• $\begingroup$ PS: I feel an edit coming up, but I will do that when the question specifies the dragons a little more :). $\endgroup$ – Layna Jan 21 '15 at 14:02
  • $\begingroup$ Airplanes are noisy, I'd imagine dragons would easily be able to hear them coming and get out of the way. They're naturally far more agile than a plane is as well. $\endgroup$ – Pyritie Jan 21 '15 at 15:03
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    $\begingroup$ @Layna: Dragon avoiding a small plane (or vice versa) is not really any different than two small planes (or two dragons) avoiding each other. There are roughly 170K single & twin-engined GA aircraft in the US, probably more than any supportable population of jet dragons, since dragons are predators with large appetites. Avoidance is seldom a problem outside particularly congested areas. From 30+ years holding pilot's license, 20 or so owning, once you leave an airport pattern, it's unusual to even see another plane. $\endgroup$ – jamesqf Jan 22 '15 at 22:50
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Supposing your dragons are intelligent, plentiful and long-established, they would have agreed a system of rules and flight corridors long ago, just as humans agree to drive on the right or left. At places where many flight paths meet they would have fixed rules about height and direction, maybe even markers on the ground. High mountain ranges might have a queueing area for getting through passes. On commonly flown long-distance routes they might have stopping areas for sleeping and eating - a herd of sheep for snacks? In dangerous places or stormy weather they might gather and form convoys. Would they migrate seasonally? Would they have weather forecasts? Would little dragons need to get a licence to be allowed to fly high or long-distance?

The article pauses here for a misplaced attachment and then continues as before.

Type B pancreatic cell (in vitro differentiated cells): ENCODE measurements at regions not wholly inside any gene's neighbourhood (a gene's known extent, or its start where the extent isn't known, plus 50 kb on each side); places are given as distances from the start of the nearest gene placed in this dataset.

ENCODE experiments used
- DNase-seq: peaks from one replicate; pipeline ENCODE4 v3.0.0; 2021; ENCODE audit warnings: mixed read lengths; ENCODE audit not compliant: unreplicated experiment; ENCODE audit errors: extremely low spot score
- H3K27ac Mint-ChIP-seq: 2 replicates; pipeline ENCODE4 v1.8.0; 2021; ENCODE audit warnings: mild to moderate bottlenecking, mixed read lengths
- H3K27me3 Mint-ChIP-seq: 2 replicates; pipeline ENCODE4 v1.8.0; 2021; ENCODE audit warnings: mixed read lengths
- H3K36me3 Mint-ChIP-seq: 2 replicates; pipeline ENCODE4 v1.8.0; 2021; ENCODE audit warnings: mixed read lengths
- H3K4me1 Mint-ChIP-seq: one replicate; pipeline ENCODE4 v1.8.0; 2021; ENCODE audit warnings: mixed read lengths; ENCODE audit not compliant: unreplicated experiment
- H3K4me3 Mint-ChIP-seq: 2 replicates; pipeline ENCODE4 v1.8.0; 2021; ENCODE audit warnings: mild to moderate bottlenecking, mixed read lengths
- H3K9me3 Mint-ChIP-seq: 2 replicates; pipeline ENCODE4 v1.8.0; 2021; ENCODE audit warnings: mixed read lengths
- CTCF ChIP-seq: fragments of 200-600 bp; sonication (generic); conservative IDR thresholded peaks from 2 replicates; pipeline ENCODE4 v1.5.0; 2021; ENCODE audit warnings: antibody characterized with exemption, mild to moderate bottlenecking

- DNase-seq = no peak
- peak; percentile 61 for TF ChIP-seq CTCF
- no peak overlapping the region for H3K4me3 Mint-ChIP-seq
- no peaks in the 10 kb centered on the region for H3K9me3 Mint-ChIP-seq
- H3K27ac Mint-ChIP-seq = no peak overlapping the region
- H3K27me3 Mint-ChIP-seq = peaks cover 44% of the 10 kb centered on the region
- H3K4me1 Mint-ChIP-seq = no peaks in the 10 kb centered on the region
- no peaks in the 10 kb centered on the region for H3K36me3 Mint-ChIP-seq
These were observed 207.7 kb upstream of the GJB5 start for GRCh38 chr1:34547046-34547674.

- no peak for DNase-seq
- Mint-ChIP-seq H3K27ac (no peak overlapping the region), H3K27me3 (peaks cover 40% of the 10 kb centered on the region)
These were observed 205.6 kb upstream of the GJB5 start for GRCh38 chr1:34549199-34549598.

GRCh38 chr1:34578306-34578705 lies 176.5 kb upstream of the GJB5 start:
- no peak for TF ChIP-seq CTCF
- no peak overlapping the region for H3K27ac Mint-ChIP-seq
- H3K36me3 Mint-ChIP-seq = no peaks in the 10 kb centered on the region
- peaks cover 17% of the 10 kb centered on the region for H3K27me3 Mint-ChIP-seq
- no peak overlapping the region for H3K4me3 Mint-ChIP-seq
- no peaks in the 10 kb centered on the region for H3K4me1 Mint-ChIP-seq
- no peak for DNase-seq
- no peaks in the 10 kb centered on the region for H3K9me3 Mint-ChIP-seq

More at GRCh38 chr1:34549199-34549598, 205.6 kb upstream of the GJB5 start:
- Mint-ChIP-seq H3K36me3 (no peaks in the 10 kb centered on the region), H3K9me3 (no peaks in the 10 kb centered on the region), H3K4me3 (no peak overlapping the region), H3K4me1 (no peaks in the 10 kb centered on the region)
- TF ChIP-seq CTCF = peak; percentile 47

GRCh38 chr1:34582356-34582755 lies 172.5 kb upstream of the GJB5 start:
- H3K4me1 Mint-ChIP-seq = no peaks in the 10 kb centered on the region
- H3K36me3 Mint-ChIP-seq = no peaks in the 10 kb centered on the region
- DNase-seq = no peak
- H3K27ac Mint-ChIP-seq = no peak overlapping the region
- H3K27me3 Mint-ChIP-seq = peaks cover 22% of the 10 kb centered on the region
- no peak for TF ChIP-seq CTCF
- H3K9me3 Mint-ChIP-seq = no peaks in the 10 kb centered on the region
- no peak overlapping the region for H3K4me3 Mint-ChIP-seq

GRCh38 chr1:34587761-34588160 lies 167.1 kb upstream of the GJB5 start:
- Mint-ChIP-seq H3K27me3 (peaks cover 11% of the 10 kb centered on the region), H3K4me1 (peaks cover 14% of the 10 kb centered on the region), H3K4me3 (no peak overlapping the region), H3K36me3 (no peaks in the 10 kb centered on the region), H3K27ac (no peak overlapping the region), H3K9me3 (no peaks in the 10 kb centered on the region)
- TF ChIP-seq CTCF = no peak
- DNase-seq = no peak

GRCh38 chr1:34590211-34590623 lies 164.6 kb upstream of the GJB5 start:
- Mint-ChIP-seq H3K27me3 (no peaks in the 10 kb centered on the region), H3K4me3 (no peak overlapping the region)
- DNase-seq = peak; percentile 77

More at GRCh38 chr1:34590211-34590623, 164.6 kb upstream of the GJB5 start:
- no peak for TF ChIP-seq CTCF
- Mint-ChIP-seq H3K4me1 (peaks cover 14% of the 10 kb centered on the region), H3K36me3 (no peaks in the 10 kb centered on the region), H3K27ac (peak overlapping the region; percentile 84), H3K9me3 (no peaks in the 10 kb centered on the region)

So anyway, when your puny humans arrive or learn to fly, they would patch into the established dragon infrastructure.